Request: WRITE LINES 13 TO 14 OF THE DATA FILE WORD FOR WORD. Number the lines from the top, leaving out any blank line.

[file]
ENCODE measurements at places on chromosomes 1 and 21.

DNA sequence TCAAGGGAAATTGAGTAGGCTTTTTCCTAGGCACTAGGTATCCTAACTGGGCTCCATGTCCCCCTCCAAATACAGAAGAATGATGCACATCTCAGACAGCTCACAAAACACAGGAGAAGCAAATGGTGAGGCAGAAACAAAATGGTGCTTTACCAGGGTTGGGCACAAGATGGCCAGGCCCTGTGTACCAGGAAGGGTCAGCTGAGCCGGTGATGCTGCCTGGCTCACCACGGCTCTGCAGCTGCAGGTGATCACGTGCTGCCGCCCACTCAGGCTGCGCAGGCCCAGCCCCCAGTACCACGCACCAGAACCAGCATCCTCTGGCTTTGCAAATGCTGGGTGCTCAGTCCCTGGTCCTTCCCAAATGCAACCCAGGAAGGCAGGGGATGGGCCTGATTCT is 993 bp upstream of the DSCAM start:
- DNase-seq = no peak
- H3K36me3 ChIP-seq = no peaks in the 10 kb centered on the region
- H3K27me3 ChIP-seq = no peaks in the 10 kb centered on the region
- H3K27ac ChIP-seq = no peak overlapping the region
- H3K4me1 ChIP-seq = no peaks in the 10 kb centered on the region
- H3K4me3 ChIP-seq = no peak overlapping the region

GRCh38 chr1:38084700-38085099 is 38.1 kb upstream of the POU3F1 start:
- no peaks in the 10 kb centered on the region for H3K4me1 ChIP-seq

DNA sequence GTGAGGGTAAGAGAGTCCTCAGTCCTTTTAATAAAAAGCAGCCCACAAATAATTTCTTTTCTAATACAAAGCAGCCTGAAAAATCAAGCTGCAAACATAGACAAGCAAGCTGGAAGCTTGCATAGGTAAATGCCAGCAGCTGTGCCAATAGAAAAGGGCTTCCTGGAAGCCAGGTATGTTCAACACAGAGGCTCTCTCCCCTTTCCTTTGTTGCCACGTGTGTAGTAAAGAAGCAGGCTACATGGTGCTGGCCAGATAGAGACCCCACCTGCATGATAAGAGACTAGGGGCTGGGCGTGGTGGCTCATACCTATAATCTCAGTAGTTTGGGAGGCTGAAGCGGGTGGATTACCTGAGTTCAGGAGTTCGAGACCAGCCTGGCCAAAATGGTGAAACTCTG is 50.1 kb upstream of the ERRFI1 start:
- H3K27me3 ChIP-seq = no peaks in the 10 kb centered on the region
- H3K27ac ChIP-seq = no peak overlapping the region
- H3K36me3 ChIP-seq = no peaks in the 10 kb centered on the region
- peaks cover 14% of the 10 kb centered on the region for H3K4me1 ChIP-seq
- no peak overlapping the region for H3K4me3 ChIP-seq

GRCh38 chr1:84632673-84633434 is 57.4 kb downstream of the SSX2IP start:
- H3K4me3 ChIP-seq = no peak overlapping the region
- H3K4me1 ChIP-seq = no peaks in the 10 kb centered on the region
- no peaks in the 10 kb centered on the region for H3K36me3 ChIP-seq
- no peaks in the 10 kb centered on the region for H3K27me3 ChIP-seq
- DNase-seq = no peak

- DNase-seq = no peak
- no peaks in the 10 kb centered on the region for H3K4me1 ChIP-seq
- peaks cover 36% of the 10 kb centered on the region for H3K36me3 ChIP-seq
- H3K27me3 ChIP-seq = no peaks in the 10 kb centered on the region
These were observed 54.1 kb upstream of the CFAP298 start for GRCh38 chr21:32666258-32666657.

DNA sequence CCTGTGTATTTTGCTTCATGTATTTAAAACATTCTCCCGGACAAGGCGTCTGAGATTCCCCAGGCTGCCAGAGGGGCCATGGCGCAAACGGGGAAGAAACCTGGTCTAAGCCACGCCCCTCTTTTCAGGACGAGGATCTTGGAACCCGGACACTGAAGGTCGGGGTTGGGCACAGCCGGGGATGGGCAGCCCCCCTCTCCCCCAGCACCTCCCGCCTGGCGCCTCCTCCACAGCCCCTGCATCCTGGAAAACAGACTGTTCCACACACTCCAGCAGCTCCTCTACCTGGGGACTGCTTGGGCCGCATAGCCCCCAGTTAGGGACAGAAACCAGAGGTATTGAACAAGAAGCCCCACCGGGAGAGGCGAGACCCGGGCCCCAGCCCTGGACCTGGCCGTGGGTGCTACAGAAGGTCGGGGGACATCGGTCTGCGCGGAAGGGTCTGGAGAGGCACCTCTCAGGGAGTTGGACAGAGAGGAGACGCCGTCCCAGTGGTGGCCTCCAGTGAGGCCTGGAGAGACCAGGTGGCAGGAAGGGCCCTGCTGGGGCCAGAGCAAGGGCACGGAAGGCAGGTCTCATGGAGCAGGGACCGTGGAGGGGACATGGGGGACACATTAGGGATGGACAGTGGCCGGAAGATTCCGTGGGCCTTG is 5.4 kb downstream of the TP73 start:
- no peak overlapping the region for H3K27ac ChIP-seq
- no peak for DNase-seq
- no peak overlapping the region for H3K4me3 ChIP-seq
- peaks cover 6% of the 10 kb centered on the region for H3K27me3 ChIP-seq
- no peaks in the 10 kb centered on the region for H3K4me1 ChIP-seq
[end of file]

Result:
- H3K27ac ChIP-seq = no peak overlapping the region
- H3K36me3 ChIP-seq = no peaks in the 10 kb centered on the region